Caroline nods her head obediently and accompanies the gesture with a quick and quiet “Yes mam” as she returns her hand to the handle. Ms. Freda pushes on one of the double doors and returns to the ceremony at hand. For a brief moment Caroline hears the music playing. She lifts her hand off the bathroom handle, steps towards the double doors, but decides not to and frantically heads for the exit before another person interrupts her. She exits from the red carpeted space and closes the door behind her, exchanging the artificial softness for the comfort of the green perfectly manicured lawn. Caroline looks back over her left shoulder at the church her grandmother helped build, with its stained glass windows, white exterior paint, 2 × 4 cross with purple veil standing amongst the azaleas, and the stately magnolia tree with branches too high up for climbing. Some big white petals lay at the feet of the tree, slightly dusted with golden powder.
She looks at the cross atop the roof and remembers throwing stones up near it to claim another child’s “abandoned” toy as her own. Back then, Caroline wanted the toy so desperately, if only to have fished it from its disuse in a place as exotic as the top of the church roof, somewhere she would never in her lifetime go. Caroline often in her younger years experienced this fervor to lay claim to objects that she understood as “abandoned”, finding toys lodged in the cinder block wall that formed a portion of Lulu’s so called backyard fence: one third cinder block wall, one third actual fencing, and one third sheet metal fusion, stuck in the ground haphazardly. Instead of pursuing toys abandoned in the dark though, she decided to pursue this one atop the family church, bathed in the summer sun. Lulu took offence to Caroline’s actions of course. She caught Caroline and scolded her about throwing stones at the house of the lord, like she had no sense. Caroline tried to explain that a toy was stuck on the roof, but Lulu wouldn’t pay her no mind, not truly.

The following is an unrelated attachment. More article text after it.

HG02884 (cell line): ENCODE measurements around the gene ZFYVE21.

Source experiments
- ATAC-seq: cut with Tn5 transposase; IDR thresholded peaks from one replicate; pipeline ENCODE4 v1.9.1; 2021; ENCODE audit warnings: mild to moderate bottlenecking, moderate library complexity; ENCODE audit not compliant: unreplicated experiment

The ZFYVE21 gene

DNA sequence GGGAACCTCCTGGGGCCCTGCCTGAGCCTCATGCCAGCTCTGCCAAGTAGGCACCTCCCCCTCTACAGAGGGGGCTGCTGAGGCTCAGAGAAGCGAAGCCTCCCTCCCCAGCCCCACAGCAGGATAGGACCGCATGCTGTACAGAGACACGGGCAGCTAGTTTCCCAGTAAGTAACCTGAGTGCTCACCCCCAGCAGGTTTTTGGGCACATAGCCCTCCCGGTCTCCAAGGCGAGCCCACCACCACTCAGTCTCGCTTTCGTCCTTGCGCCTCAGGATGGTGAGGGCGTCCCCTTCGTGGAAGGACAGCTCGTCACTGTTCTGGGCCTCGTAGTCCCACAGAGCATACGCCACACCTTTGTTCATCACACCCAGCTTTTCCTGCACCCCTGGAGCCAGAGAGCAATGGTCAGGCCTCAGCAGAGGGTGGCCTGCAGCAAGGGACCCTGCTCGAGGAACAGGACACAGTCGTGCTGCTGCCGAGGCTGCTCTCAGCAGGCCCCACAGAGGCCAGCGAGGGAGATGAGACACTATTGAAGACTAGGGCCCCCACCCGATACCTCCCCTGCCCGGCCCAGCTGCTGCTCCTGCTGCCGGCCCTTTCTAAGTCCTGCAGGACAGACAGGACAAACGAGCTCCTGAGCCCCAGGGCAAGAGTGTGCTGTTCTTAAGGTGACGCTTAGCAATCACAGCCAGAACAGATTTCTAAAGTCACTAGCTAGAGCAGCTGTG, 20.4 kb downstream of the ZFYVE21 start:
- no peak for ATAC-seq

“Child, be blessed that I caught you in time or you might’ve gotten a curse from the lord? Is that what you want Caroline, a curse from the lord?”, said Lulu with the extended finger of her right hand waving in Caroline’s face like a dog’s tail and the other hand placed on her hip like the handle of a fine ceramic tea cup. “No mam, I don’t want no curse, but Grandma what about the toy? It’s just sitting up there and some other kid is gonna get it”, retorted Caroline still completely enveloped by the curious object of temptation. Lulu responded with a crushing air of finality toward the issue, “Good.” Caroline looked for that toy week after week, knowing she wasn’t allowed to fish it down, and sure enough it finally disappeared along with the stones that were thrown up to dislodge it. Her disappointment in failing to capture her prey increased her anxious longing for the silly thing. She searched on the other side of the Church just in case God somehow wanted to reward her thwarted efforts, but to no avail. Truly the toy was gone, and one of the more interesting adventures of Caroline’s church life came to a close, with neither reward nor destruction to shortly linger upon.
Lost in her memories, the wind blows her hair across her face and a single strand into the crevice of her slightly opened lips. She slowly eases herself upon the grass, avoiding stains on her stockings. Caroline digs her fingers into the green, grasping blades occasionally, and then letting them scatter once she found a passing breeze. She closes her eyes and lets the sunshine make the momentary blackness become a warm red orange blur with amorphous blobs of blue and green. Eyes are sealed shut, and yet colors flow in the absence of sight. Her consenting to the invading darkness still could not find it. Pitch black refused to greet her in the day. It refused to linger with her as a comforting enigma. In contempt of the substance she longed to cultivate, Venus trap eyelids vibrated in irritation and opened in anger.
Caroline rises to her feet, shortly paces back and forth, and then finally settles on peeping through the kitchen window at the back of the church, taken by boredom in her inability to play and her inability to mourn. A beloved expectation of the south— reception of every southern funeral or wedding holds a lavish feast: fried chicken, collard greens, red rice, string beans, etc. Throughout Lulu’s life and often all at once she was a: cook, saint, nurse, accountant, gardener, chauffer, paralegal, and maid. She was going to get a feast no doubt about it, but Caroline could not revel in the foods Lulu inspired in her passing. The curtains and refrigerator obscured the view of the table. Only a single pecan pie could be seen and Caroline did not favor such a decadent confection. No. If it should be pie, let it be pumpkin pie that one could heat up in the microwave and then top with a cool dollop of vanilla ice-cream. Pecans were delicious to Caroline, but only when gathered by old women in brown paper bags as they fiddle about in their yards. Pecan trees are scattered throughout Savannah like dandelion seeds made mobile with the wind and so are the old women willing to gather them in brown bags as gifts bequeathed to strangers and loved ones alike.